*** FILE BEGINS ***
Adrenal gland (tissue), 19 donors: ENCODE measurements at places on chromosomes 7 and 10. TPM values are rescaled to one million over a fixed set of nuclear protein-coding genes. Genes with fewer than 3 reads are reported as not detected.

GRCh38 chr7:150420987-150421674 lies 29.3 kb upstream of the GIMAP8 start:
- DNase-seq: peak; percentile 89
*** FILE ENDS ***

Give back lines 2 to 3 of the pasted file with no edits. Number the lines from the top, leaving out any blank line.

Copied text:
GRCh38 chr7:150420987-150421674 lies 29.3 kb upstream of the GIMAP8 start:
- DNase-seq: peak; percentile 89